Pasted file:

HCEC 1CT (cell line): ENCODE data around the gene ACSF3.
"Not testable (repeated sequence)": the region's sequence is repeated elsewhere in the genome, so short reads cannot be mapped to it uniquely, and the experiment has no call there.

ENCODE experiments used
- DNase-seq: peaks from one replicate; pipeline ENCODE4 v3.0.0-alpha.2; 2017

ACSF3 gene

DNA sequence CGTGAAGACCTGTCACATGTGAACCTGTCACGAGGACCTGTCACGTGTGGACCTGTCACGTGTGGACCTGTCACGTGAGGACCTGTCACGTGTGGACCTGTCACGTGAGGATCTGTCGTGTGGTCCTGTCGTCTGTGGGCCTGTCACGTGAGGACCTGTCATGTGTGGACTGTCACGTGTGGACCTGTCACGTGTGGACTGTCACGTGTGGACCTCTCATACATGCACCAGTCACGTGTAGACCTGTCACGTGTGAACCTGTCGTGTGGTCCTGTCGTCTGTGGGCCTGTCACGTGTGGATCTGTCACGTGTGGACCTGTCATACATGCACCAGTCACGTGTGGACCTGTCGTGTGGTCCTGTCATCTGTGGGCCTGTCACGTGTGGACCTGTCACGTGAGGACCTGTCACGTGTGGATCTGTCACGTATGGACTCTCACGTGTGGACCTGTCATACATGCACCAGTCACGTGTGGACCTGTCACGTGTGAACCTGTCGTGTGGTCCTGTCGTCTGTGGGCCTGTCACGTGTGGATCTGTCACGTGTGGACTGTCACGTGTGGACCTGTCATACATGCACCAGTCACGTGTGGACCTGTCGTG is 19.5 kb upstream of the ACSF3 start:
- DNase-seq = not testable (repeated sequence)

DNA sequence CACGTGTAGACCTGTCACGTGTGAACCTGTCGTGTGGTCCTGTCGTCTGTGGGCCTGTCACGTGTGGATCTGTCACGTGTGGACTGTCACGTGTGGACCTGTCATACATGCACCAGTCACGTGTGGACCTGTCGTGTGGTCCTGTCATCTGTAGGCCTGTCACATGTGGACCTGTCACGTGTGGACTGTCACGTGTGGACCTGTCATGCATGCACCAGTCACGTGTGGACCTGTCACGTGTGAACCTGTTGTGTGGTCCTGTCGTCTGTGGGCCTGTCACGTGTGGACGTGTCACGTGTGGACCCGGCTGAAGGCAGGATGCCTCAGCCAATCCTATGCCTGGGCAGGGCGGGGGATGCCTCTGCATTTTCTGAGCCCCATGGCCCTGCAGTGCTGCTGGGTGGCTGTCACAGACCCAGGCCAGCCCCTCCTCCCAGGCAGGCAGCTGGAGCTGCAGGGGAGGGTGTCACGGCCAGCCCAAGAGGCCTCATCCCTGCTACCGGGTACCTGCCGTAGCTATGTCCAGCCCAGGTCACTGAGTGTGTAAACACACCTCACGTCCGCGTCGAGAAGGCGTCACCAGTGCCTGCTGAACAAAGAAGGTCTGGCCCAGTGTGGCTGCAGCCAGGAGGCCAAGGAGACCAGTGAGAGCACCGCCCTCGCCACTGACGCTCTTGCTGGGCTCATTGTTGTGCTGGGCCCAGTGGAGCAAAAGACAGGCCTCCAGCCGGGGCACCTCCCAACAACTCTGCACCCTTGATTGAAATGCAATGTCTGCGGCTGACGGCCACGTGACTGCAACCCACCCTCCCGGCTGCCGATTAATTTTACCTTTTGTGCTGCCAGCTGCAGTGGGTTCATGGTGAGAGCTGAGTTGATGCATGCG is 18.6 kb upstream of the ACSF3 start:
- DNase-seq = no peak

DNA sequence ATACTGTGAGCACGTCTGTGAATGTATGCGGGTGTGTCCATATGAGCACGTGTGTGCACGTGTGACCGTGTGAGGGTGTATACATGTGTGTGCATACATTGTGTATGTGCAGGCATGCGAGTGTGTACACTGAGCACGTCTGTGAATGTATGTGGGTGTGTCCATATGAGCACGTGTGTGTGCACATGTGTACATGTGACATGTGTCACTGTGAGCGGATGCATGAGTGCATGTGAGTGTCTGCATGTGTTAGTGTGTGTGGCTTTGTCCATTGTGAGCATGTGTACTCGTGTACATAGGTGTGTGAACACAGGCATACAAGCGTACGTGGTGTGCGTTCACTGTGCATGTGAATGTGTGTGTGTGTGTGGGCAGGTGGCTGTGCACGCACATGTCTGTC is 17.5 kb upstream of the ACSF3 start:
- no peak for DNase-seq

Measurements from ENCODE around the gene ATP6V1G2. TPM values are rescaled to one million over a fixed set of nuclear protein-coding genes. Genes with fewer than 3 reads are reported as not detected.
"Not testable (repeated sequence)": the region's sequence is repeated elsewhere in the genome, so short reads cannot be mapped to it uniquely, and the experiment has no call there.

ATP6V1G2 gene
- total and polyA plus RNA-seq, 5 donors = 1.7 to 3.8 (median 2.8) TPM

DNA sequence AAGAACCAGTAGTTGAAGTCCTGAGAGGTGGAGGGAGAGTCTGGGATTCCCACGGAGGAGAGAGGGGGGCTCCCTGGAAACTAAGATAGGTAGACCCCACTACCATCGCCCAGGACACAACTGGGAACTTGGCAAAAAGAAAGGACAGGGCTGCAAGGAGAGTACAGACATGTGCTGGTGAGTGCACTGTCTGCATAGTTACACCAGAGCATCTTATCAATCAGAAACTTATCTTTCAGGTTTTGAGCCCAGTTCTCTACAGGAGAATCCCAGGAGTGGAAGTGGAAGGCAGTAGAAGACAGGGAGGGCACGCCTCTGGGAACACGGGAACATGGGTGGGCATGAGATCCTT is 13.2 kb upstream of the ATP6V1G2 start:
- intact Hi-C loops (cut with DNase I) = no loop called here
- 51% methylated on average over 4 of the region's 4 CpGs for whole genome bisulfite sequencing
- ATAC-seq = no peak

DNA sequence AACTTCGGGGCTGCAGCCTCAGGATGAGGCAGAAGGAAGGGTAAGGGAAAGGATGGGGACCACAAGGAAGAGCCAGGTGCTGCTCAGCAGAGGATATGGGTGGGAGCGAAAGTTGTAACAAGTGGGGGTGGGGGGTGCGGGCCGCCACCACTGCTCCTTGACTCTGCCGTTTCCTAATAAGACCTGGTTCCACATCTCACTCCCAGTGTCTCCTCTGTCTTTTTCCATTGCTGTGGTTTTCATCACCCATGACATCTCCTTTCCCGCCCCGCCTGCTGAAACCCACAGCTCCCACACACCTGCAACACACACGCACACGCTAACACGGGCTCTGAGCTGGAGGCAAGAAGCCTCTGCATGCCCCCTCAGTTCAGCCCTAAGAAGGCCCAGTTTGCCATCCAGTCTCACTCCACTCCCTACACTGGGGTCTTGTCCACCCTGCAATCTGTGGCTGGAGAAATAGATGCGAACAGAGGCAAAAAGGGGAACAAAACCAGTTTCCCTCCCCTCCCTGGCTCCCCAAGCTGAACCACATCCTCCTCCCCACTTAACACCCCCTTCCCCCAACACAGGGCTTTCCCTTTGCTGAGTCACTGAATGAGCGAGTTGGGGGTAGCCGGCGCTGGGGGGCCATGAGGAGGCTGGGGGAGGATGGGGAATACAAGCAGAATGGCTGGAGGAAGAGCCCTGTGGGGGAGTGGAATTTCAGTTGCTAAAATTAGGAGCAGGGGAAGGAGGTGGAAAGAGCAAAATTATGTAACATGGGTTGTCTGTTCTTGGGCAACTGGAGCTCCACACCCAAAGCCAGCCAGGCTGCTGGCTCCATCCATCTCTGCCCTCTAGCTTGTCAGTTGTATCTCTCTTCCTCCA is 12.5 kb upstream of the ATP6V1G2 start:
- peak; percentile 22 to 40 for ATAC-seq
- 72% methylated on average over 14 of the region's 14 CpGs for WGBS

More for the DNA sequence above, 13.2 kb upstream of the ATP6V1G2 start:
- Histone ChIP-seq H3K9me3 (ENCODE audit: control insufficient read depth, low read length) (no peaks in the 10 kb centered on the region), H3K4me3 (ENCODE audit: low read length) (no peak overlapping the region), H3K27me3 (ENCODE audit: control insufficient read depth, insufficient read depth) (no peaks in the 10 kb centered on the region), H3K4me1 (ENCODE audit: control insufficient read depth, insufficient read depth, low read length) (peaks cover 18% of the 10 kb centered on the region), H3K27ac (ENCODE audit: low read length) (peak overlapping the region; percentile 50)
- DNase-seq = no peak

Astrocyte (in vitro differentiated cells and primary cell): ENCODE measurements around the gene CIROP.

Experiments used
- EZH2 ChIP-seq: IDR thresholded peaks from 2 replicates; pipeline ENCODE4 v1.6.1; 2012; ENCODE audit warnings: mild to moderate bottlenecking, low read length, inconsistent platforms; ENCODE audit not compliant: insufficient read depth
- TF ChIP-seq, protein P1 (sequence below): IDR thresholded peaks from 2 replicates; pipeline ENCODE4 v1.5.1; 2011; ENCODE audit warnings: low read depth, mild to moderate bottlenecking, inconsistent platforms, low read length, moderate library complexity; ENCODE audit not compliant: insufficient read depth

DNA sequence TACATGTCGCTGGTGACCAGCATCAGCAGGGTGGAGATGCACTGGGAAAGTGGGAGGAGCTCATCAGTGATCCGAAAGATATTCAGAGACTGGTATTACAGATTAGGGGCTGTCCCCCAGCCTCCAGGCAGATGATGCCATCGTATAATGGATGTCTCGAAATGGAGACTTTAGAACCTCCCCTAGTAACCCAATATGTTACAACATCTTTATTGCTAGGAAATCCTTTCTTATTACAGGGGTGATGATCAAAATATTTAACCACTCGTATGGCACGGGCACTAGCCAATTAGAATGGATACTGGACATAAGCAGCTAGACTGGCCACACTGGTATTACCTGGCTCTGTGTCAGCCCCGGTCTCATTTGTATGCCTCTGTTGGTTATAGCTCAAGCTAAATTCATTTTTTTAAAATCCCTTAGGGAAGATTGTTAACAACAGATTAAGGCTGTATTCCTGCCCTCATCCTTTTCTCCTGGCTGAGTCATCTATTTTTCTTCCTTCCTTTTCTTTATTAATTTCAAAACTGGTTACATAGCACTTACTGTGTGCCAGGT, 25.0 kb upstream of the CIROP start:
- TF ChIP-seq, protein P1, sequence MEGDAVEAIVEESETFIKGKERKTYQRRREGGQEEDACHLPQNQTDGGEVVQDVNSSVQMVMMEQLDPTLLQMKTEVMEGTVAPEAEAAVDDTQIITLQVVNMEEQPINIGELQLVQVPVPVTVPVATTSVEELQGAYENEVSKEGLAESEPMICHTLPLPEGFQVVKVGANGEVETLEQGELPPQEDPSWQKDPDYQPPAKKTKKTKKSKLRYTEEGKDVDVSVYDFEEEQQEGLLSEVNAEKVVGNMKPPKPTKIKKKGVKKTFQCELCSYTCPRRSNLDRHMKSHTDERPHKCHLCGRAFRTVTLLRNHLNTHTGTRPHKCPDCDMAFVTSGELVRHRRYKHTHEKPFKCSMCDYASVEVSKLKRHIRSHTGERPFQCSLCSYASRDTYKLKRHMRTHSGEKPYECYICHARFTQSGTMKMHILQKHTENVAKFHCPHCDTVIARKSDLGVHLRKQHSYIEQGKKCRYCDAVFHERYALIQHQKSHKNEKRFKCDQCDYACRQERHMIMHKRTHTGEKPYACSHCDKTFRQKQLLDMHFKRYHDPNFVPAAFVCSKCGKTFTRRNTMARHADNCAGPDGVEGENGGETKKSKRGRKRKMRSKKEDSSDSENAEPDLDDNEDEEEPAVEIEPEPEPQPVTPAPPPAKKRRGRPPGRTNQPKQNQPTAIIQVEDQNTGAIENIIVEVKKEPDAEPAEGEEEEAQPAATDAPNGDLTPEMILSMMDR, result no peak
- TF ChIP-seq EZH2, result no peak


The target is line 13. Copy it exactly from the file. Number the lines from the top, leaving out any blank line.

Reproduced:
"Not testable (repeated sequence)": the region's sequence is repeated elsewhere in the genome, so short reads cannot be mapped to it uniquely, and the experiment has no call there.